Anyone’s ballgame

Scanning the OWGR, you have to scroll down pretty far before you land on a player you’d be surprised to see win the Masters this week. Yes, a few highly ranked players are awkward “course fits” for Augusta National—Billy Horschel, Kevin Kisner—but really you have to get to the 30s before you find genuine dark horses. This speaks to the depth of great ball-strikers on tour today. All of them hit it so well that they are just a hot putter away from contending anywhere.

Shane’s Five Things

Historical comparisons for Tiger’s potential return

“If he’s just around like Jack was in ’98—and to me that’s the comp. It’s not Jack in ’86. It’s Jack in ’98 when Jack found a way into the top 10 coming off Tiger’s win in ’97. It’s kind of the one we forget about, that Jack actually had a chance to win the Masters in ’98, which is so silly to think about. But that’s the comp: if Tiger gets in contention, simply making the cut is a storyline on the weekend. I think we will remember this probably not as much as ’19, but we will remember ’22 as much as maybe three of his wins at the Masters.”

Jack Nicklaus at the 1986 Masters

Scottie Scheffler—more than a hot streak

“Scottie Scheffler’s major résumé to this point is astonishingly good. This is a guy who has routinely found himself in the top 10 on the leaderboards, and I think sleeping on Scottie Scheffler at this point is almsot an idiotic move from anybody involved in and around golf. You have to think this guy has a great chance to get himself in contention. He’s done it at almost every major championship he’s played in. So when we look past the Rorys, look past the Rahms, and look past the Koepkas, there’s a guy standing right here in front of us that has the potential to be Collin Morikawa come October of 2022.”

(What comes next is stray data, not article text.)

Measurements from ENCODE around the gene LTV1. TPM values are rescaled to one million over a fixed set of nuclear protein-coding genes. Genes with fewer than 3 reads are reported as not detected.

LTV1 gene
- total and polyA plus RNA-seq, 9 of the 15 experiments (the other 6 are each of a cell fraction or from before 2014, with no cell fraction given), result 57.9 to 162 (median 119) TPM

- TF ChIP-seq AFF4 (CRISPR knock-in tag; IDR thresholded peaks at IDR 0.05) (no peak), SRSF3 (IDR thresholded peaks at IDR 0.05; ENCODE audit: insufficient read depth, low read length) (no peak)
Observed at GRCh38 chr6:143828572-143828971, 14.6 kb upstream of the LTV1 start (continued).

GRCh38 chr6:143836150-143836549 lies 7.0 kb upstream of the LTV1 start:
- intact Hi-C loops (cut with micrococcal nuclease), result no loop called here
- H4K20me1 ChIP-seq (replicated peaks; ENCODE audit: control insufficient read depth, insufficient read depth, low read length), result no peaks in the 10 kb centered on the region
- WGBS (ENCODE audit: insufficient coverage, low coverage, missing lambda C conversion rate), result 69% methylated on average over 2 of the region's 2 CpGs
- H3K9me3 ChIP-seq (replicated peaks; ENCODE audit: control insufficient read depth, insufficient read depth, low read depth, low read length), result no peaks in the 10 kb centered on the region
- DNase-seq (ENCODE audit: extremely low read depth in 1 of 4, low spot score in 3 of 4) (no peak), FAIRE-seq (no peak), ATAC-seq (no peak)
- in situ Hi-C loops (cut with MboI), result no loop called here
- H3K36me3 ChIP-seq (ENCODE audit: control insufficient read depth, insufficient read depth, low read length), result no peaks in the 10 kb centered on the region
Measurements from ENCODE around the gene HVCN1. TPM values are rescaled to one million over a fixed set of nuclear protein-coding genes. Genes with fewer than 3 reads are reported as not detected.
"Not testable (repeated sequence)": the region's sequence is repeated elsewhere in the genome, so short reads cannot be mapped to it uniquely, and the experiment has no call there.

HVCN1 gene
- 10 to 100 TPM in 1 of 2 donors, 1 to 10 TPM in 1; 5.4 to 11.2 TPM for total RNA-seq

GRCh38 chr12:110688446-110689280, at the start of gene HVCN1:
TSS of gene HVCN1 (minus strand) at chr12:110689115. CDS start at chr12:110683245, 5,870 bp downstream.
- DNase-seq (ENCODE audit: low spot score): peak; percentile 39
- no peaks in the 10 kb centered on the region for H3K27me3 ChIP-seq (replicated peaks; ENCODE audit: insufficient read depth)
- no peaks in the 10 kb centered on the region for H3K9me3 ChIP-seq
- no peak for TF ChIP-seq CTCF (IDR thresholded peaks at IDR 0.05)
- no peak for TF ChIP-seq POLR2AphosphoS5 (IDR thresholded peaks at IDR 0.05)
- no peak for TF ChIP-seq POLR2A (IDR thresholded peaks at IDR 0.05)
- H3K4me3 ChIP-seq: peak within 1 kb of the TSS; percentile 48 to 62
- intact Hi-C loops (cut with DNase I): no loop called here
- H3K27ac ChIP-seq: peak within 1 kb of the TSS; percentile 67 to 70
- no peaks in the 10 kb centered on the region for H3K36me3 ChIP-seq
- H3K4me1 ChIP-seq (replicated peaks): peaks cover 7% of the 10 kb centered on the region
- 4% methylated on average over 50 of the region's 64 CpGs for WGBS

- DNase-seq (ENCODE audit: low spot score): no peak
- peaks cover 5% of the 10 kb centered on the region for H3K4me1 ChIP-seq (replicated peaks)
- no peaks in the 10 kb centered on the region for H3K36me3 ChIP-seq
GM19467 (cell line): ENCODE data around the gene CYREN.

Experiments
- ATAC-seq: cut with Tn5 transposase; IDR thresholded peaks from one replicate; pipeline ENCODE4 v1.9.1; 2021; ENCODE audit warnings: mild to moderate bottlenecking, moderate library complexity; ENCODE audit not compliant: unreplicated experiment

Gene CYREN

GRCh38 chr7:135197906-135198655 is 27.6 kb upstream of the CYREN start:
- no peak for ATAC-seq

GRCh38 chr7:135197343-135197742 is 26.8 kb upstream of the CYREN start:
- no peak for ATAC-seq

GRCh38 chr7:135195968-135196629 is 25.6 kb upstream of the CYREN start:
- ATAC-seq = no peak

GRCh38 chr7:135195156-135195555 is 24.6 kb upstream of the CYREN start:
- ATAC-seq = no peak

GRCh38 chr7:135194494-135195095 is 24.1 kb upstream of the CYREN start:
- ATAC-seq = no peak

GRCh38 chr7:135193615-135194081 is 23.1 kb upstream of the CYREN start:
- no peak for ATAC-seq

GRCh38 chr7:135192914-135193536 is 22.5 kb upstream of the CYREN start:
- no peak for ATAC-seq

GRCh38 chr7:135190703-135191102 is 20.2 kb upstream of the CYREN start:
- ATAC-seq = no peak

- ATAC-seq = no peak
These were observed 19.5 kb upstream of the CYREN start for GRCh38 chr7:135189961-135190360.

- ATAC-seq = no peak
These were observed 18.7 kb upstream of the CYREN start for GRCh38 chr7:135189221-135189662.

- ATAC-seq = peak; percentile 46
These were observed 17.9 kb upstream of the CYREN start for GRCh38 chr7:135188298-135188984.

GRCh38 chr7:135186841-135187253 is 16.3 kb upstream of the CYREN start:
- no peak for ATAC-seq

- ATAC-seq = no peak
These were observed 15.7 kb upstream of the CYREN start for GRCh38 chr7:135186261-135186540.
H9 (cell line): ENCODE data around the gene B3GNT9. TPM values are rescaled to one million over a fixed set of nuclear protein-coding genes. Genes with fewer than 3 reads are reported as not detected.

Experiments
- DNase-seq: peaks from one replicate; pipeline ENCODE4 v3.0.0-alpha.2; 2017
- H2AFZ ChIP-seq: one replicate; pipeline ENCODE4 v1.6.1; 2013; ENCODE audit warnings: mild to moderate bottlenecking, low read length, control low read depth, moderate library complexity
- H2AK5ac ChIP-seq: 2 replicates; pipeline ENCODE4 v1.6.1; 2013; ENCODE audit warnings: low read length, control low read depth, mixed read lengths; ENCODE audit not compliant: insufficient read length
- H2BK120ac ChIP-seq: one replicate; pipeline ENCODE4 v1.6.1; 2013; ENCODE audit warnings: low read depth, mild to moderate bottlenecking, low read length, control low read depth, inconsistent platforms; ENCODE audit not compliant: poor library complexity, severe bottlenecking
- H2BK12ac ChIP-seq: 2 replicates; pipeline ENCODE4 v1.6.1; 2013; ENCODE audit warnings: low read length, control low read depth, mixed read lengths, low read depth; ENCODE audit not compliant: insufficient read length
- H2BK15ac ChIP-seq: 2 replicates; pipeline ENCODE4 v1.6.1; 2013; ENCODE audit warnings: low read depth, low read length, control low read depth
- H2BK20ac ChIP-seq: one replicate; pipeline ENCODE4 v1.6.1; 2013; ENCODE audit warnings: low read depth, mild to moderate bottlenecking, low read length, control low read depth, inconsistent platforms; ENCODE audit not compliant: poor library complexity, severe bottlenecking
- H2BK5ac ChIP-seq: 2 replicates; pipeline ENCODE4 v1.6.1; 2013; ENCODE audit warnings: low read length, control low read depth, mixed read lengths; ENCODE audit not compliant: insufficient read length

The year of Langer?

“It’s an even year this year, and [64-year-old Bernhard Langer has] had a lot of success recently in even years. Langer, 2014—T-8. 2016—T-24. 2018—T-38. 2020—T-29. It’s 2022, baby. This is the year. I think Langer gets himself back in contention. I want Langer-Tiger paired together on Saturday or Sunday. Let’s just completely bulldoze the youth movement with these two guys at Augusta National. It’s 2022. It’s an even year. I like his chances of continuing the trend.”

Rory’s ongoing search for the code

“Rory McIlroy is doing the complete opposite of what Tiger used to do in majors. Tiger would use the first round to feel out his game, the golf course, and how this was going to play—because majors are different, right? They play tougher typically, especially at Augusta National. It’s asking different questions than every tournament is asking, and the first round shouldn’t be a place where you feel like you need to go out and get it. You need to go out there and not shoot yourself in the foot. And Rory has shot himself in the foot [recently]. For Rory, even par should be the goal, man.”

The apprenticeship is over

“There’s a reason Tiger has kind of brought [Justin Thomas] into his camp. There’s a reason Tiger travels to Augusta with Justin Thomas. It’s because I think he sees so much of himself in him. His game when he was in his 20s—I think he sees a lot of JT there, and I feel like it’s time for JT to step up, because he needs to do it now or he’s going to truly become the forgotten major player, which is sad. He doesn’t need to be that. He doesn’t need to be the guy who has one major when he’s 35 years old. This is the place it needs to start happening.”

More Masters coverage from The Fried Egg team:

Is Augusta National Turning Over a New Leaf?

Geoff Ogilvy’s notes on all 18 at Augusta National

The Art Behind Augusta’s Roars: Focal points in Alister MacKenzie’s routings

Tiger’s Masters flirtation is something more than ceremonial